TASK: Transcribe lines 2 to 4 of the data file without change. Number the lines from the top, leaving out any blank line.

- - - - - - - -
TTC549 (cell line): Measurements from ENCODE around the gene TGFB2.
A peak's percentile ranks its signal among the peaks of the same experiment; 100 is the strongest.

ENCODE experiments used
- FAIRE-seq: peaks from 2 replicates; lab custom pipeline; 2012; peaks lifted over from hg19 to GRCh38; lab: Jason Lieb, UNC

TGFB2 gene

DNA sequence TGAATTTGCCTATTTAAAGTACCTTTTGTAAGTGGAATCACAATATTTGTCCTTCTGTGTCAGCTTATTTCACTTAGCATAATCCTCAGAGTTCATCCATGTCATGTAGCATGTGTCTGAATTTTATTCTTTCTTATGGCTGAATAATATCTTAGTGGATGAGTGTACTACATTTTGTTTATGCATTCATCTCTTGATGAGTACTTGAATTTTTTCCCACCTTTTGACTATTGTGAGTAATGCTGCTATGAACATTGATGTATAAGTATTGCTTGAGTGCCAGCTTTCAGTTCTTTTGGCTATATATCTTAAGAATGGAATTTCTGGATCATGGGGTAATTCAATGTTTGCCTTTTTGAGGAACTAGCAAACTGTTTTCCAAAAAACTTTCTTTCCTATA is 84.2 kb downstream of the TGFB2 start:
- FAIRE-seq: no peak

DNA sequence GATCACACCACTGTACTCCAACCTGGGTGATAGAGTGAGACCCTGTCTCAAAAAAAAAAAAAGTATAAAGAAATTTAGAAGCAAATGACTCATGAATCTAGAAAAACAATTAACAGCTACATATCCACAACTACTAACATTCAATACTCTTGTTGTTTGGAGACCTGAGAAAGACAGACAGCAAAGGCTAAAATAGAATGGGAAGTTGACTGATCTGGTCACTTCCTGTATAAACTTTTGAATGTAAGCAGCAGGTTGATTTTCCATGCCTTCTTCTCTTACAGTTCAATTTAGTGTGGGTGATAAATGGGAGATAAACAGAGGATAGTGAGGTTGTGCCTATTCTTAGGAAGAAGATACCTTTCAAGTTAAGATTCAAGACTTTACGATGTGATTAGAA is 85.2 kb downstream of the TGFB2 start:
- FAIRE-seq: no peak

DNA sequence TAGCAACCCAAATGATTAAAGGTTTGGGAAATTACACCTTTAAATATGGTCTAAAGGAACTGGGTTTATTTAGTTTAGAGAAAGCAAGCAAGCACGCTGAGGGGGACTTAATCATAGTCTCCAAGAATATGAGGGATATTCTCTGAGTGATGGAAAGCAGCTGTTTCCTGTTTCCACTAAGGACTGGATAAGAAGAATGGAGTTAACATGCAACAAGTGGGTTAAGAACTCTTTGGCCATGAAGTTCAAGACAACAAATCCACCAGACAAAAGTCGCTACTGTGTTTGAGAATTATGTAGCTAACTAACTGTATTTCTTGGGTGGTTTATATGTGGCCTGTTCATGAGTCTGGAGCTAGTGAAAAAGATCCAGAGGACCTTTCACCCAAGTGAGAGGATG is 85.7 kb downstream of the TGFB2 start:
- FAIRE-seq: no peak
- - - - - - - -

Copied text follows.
A peak's percentile ranks its signal among the peaks of the same experiment; 100 is the strongest.

ENCODE experiments used
- FAIRE-seq: peaks from 2 replicates; lab custom pipeline; 2012; peaks lifted over from hg19 to GRCh38; lab: Jason Lieb, UNC